Four notes on terrestrial radio
Terrestrial radio is pretty near death in the First World. Here in the American Colonies, we tried to switch over to digital ("HD radio") to invigorate the business and failed miserably.
So, four thoughts to temper the tempers.
(1) Most kidz today use their iPod for their personal "radio" mix. Artists are found via word of mouth or YouTube, and less via promo by the licensed broadcasters. Radio Disney may be the exception here, but their target is the over-pampered 5-11 demographic anyway.
(2) Here in the Colonies you can *literally* drive from coast to coast listening to the same programming. There are several U.S. wide network feeds like JACK, Radio Disney and The Wolf that are truly seamless from station to station. Again, because the revenue to support a radio station is GONE, the only way to run a station at all is by mass-producing a format and distributing it cheaply. Even so, it is doubtful that these networked stations will last out the decade - revenue is drying up faster every day. In fact, it's so bad that you can buy a secondary market station (non-top 10 markets) for as low as US$20k. That's assuming the market is big enough to support a station other than one of the networks.
(3) Ethnic radio is the *ONLY* growing segment of the broadcast market. A "survey" I do each time I reach a new city is to use the rental car's "scan" to listen to all the stations in the area for about half an hour. The "usual" mix on AM is roughly 30% Spanish language, 20% religious, 25% talk radio (mostly networked or local sports), 10% "other" Ethnic (ie, Hindi, Russian, Pakistani, Vietnamese) and the remainder "legacy" stations that are operated by a couple of people more as a hobby than as a business and/or news stations. FM is about 30% "networked" feeds, 20% talk radio, 20% religious, 10% Spanish language, 10% National Public Radio and the rest (ie, about 1 station) either Jazz, Classical or some other "local option" format. The growth is in the number of "other" ethnic stations on AM: at least one new language each time I return to a region. Even religious stations (the previous growth market) seem to be drifting away.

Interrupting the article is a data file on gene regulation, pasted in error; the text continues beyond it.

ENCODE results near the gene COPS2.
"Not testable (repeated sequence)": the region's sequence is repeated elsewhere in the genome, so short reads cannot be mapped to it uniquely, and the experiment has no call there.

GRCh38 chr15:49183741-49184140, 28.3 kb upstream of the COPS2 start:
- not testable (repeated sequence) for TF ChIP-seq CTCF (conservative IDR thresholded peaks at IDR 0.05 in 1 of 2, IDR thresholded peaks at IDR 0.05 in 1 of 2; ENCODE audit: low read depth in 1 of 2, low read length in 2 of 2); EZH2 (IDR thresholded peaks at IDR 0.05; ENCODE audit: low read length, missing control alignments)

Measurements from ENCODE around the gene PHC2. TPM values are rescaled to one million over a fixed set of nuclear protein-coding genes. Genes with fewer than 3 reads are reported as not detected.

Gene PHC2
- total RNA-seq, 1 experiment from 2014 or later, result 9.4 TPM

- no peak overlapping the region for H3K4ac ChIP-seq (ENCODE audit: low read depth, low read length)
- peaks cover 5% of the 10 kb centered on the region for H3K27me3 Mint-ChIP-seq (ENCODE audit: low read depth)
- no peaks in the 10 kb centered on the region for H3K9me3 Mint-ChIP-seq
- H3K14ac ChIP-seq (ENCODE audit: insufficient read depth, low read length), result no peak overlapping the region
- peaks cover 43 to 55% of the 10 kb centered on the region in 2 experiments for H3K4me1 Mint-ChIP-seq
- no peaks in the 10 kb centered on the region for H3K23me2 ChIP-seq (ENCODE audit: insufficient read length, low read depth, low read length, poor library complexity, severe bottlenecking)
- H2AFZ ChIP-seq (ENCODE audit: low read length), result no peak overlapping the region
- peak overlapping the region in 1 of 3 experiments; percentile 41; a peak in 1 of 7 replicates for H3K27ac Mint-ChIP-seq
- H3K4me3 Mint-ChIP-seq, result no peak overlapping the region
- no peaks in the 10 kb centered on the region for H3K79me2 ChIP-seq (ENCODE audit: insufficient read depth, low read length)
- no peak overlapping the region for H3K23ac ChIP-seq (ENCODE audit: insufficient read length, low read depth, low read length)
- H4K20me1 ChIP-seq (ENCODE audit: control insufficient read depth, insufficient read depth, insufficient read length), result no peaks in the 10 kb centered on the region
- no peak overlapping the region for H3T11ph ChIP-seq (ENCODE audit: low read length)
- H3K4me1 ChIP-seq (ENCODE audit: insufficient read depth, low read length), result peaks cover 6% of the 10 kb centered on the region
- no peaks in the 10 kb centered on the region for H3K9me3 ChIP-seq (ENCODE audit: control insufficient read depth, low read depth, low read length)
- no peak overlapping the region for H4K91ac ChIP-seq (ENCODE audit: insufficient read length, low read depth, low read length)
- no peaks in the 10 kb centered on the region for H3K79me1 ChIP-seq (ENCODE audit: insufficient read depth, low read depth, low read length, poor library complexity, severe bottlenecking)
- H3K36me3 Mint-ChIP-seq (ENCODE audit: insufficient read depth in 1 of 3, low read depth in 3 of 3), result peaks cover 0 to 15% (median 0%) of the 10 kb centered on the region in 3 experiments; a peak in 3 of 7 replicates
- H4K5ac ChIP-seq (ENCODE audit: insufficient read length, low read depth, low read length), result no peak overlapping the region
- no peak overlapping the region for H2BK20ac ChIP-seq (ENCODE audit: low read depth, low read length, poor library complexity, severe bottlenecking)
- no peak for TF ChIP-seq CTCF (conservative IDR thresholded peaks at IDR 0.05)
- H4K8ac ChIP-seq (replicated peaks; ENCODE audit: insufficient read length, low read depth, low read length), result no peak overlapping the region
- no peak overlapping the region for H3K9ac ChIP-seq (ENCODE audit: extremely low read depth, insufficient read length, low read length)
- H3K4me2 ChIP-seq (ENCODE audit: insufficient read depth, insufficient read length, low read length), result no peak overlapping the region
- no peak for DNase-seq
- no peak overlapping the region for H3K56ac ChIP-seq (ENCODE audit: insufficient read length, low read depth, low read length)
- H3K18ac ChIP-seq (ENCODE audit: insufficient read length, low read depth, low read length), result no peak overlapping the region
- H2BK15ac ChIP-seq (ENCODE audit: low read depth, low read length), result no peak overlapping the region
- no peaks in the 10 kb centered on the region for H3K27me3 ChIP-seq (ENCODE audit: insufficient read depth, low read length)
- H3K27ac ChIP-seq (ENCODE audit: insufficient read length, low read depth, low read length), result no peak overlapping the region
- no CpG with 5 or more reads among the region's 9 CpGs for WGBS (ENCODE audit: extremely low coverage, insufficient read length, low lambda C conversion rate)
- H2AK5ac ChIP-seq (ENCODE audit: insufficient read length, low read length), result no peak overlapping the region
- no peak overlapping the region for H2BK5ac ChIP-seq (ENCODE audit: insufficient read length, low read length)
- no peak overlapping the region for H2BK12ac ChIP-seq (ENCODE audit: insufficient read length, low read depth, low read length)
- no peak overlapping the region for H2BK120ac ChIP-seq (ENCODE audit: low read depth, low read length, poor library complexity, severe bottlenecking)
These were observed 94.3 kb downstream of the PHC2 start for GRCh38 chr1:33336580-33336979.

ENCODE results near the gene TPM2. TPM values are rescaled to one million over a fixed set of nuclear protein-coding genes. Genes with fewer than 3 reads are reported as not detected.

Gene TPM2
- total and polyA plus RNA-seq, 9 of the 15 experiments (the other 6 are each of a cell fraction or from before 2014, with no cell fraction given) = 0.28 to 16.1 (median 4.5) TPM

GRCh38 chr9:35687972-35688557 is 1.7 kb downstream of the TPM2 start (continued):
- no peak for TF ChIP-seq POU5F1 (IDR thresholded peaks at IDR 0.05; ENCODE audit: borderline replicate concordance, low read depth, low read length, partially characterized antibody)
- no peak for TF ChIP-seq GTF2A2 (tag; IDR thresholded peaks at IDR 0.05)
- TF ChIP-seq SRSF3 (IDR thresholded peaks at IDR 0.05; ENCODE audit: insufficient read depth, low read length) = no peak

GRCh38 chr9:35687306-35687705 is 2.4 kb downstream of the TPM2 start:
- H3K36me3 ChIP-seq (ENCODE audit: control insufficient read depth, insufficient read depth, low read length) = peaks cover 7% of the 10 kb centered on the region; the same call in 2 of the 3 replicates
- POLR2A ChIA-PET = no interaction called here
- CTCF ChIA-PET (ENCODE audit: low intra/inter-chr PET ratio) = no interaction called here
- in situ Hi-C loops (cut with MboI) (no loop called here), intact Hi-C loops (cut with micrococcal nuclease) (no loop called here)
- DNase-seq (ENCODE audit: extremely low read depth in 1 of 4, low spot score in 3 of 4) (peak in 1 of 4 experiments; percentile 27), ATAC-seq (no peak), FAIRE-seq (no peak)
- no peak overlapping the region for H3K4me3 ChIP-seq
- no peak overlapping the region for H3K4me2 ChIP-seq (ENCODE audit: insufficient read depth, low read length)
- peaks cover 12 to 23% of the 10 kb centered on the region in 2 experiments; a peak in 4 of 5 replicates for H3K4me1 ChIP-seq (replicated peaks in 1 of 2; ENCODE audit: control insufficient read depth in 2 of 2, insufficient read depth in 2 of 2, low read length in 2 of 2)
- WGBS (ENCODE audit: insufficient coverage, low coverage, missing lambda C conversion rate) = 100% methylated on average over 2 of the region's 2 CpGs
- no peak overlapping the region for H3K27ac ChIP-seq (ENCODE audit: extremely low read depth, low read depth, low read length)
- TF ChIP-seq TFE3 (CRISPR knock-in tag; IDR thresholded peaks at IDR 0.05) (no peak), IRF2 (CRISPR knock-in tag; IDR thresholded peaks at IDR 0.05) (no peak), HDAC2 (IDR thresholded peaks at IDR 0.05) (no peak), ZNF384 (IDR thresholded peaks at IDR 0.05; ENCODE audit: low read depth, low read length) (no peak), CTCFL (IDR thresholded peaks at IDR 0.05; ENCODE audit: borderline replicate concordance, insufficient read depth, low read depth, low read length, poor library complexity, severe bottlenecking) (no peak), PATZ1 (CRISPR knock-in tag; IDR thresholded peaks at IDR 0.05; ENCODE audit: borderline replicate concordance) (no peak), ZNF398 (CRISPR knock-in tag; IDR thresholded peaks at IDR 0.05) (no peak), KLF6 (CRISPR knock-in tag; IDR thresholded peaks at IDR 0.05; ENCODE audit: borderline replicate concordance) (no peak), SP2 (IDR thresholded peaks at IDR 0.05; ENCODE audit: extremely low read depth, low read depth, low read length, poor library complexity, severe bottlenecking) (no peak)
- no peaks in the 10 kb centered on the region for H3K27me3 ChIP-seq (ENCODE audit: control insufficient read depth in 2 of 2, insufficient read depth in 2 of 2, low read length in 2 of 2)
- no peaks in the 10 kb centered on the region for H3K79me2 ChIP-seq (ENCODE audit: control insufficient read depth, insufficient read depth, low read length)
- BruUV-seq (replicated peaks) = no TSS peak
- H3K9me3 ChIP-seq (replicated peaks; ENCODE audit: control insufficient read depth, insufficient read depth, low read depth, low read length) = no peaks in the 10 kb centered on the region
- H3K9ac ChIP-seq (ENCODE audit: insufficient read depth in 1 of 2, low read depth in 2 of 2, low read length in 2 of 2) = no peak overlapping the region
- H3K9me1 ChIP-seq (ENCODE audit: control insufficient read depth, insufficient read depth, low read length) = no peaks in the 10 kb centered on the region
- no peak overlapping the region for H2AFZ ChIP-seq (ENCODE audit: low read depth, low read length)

(4) Satellite radio is where many Americans are turning for broadcast sound if they don't have an iPod. Sports, wide music choices, alternative entertainment (comedy, drama, etc.) and "real" news (including BBC, CBC as well as the big US television news stations audio) make the US$10/month subscription fee appealing. Also, most autos come with either XM or Sirius as a pre-installed option (at least GM, Ford and Chrysler), making it easier to get into the subscription. Yes, I know XM-Sirius is in financial trouble, but of all the radio broadcasters it's got the best chance of surviving - because it offers customers a better choice than any of the terrestrial networks.
If you want to get more information on the state of radio in the U.S. I recommend Radio Business Report (www.rbr.com) (subscription) for a very detailed daily analysis of the radio and television broadcast industry.